Commentary

What does COVID-19 mean for child safety?


 

In my home county of San Diego, school closure has meant some 800,000 children staying home.1 Parents love and are committed to care for their children, but as these parents struggle with food insecurity and mass unemployment, local pediatricians are joining their national colleagues in worrying about rising rates of child abuse.

Father shouting at young daughter monkeybusinessimages/iStock/Getty Images

Dr. Gwendolyn Wright, a local pediatrician at Scripps Coastal Medical Center, San Diego, explains. “Obviously, it’s easy for tempers to flare,” during this stressful time, “so there is increased risk for child abuse. And there’s no one else with eyes on the kids. Usually, there would be teachers at schools and other childcare workers who would have eyes on the kid. And now there is none of that extra protection.”

2018 data from the National Child Abuse and Neglect Data System showed that in 91.7% of child abuse cases, one or more parent perpetrated the abuse.2 Prior reporting in our county showed that calls to the child abuse hotline went down nearly 60% a week after school closure.3 However, this is not necessarily good news. NCANDS data show that educational personnel report 20% of child abuse cases – far more than the number of cases reported by social services, medical professionals, or family members.2

Teachers, childcare workers, law enforcement, and medical professionals all are mandated reporters, meaning that they are legally obligated to report any suspected cases of child abuse to Child Welfare Services. Accordingly, they receive training on how to spot signs of child abuse.

Sometimes, the signs are obvious, sometimes subtle. Subtle injuries are called “sentinel” injuries. In a landmark study published in Pediatrics in 2013, a “sentinel” injury was defined as “a previous injury reported in the medical history that was suspicious for abuse because the infant could not cruise, or the explanation was implausible.” Sentinel injuries can be mild bruising or oral injuries in a young infant. These injuries suggest “there may be escalating and repeated violence toward the infant” that can culminate in death.4,5

In this study, severely abused infants were 4.4 times more likely to initially have come to the doctor with a sentinel injury. Of concern, 42% of parents of definitely abused children reported that a medical provider was aware of the sentinel injury. Of these cases, 56% did not show evidence that a professional was worried about abuse. These data show that medical professionals do miss cases of child abuse.

Dr. Sejal N. Parekh, a pediatric resident at University of California, San Diego

Dr. Sejal N. Parekh

The cost of child abuse is real and lifelong. According to a policy statement from the American Academy of Pediatrics Council on Child Abuse and Neglect, a quarter of kids who suffer abusive head trauma die. Of the survivors, nearly 70% “have some degree of lasting neurological impairment.”5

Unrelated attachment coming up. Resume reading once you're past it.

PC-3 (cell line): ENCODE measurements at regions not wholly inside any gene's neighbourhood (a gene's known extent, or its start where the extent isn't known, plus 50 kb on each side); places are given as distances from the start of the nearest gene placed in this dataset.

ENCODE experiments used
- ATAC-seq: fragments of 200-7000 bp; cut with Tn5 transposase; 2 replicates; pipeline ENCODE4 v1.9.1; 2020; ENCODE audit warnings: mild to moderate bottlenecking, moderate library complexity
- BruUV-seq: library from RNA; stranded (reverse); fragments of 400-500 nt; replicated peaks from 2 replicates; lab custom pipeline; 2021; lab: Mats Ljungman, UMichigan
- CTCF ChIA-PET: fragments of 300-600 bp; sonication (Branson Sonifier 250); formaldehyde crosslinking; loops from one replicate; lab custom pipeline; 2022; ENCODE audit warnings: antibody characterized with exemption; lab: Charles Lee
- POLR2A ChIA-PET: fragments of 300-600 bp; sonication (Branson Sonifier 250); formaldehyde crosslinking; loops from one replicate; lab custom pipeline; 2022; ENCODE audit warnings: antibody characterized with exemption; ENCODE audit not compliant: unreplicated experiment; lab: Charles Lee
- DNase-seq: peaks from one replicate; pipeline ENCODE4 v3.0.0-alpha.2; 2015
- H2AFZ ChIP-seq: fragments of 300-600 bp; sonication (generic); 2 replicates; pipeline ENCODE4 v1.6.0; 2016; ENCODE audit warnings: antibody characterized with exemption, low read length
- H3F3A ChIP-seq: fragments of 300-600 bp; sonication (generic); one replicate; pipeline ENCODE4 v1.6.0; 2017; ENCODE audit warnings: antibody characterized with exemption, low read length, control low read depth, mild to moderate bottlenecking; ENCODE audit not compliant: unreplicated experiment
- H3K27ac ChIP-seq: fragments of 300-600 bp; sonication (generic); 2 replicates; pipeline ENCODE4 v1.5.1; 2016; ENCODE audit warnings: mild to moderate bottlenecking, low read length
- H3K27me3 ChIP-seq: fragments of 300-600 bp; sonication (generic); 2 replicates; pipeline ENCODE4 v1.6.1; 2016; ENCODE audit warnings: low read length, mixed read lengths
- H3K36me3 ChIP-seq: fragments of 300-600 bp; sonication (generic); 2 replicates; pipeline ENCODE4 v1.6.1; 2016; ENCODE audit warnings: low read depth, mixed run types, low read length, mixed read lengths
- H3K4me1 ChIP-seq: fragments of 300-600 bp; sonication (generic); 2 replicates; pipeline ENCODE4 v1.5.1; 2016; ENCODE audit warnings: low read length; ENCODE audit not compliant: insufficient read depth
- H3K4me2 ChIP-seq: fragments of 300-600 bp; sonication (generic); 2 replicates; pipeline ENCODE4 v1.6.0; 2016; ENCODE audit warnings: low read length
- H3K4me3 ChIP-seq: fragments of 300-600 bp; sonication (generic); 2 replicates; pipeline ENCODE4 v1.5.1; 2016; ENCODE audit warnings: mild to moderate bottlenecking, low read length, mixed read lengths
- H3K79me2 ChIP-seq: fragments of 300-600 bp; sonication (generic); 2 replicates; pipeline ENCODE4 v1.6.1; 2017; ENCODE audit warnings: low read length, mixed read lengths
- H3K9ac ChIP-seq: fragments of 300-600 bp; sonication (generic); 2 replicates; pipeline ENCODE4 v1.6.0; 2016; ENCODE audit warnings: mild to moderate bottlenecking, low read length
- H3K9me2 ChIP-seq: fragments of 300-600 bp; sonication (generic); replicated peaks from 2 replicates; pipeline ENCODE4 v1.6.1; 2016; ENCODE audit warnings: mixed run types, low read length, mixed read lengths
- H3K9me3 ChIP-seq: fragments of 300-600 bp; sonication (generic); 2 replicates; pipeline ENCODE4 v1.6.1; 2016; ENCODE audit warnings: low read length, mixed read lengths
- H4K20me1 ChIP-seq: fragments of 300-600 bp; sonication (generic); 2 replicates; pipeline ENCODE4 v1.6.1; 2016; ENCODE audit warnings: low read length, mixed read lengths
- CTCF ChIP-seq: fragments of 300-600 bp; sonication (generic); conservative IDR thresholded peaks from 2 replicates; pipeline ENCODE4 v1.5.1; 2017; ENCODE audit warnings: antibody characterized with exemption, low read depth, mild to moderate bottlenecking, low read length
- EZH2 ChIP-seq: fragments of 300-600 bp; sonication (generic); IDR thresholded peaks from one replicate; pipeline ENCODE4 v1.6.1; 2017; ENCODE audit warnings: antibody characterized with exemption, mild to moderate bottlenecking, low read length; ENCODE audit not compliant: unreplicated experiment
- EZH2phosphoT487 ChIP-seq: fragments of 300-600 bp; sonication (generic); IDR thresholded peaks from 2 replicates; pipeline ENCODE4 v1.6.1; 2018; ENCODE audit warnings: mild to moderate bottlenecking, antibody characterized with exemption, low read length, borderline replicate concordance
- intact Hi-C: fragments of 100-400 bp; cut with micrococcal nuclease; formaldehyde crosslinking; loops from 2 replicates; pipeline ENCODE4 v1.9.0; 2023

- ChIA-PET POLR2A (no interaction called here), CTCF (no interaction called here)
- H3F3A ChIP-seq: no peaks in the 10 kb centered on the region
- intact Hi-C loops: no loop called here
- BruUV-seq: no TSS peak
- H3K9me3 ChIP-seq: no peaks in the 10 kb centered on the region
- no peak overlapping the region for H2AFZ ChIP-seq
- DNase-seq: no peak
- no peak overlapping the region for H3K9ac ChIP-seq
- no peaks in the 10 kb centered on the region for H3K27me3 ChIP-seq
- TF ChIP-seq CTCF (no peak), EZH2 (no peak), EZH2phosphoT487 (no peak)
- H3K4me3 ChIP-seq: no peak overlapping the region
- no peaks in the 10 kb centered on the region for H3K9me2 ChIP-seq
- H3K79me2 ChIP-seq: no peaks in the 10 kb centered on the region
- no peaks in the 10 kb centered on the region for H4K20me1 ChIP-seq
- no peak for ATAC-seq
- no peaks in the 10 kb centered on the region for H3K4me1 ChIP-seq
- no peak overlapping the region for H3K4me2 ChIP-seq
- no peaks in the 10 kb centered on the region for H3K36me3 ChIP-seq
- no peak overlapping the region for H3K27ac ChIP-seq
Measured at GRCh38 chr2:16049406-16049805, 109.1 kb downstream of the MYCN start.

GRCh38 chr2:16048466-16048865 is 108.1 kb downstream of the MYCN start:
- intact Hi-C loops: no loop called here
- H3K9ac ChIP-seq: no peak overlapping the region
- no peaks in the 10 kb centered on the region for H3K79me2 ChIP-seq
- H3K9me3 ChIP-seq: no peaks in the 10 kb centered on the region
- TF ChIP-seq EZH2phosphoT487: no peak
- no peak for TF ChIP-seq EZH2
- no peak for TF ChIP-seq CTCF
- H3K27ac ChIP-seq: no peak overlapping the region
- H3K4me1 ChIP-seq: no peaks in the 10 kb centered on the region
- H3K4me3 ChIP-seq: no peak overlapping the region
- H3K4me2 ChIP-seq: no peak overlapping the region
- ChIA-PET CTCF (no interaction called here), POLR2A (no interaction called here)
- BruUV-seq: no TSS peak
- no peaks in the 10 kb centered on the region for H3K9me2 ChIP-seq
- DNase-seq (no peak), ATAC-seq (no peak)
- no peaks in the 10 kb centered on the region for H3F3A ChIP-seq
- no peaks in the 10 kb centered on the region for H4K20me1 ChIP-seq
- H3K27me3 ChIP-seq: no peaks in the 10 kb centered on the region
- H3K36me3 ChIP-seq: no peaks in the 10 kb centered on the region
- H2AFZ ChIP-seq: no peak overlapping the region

Given the potentially disastrous consequences of child abuse, we must stay vigilant about child abuse. In our own profession, we must educate trainees and update experienced pediatricians about suspecting child abuse and reporting. For example, child abuse can be suspected and reported based on telemedicine interactions. The burden of proof for reporting child abuse is only “reasonable suspicion,” not “beyond a reasonable doubt.” In our communities, we must engage with local Child Welfare Services workers and educate them about sentinel injuries. And finally, in our practices, we must build families up with awareness, resources, and coping mechanisms to prevent abuse from happening in the first place.

Dr. Helen C. Wang, associate professor of pediatrics at the University of California, San Diego, talks to parents about managing stress early and often. She says, “I start counseling families at the prenatal visit. I do talk to families about what they liked to do before children. What brought you joy? What communities do you spend time with? And what have you been doing now?”

It can be hard to reconcile prior hobbies with the current recommendations of social distancing. “Now it’s more ‘Do FaceTime’ and ‘Do Zoom’ and spend more time with your extended family,” says Dr. Wang.

By caring for themselves, parents can better protect their children from mistreatment and injury. Healthychildren.org, the parent-facing website of the AAP, offers several tips for parenting in times of stress.

In this unusual time of COVID-19, it is more important than ever to provide parents with suggestions and strategies that will help them – and their children – survive this health crisis. By educating ourselves and our communities about child abuse, we as pediatricians can fulfill our mandate in keeping kids healthy and thriving.

Dr. Parekh is a pediatric resident at University of California, San Diego. She has no financial disclosures. Email Dr. Parekh at [email protected].

References

1. Early childhood age group in California. kidsdata.org.

2. U.S. Department of Health & Human Services, Administration for Children and Families, Administration on Children, Youth and Families, Children’s Bureau. (2020). Child Maltreatment 2018.

3. Hong Joe. School closures lead to troubling drop in child abuse reports. KPBS. 2020 Mar 27.

4. Pediatrics. 2013 Apr;131(4):701-7.

5. Pediatrics. 2020;145(4):e20200203.

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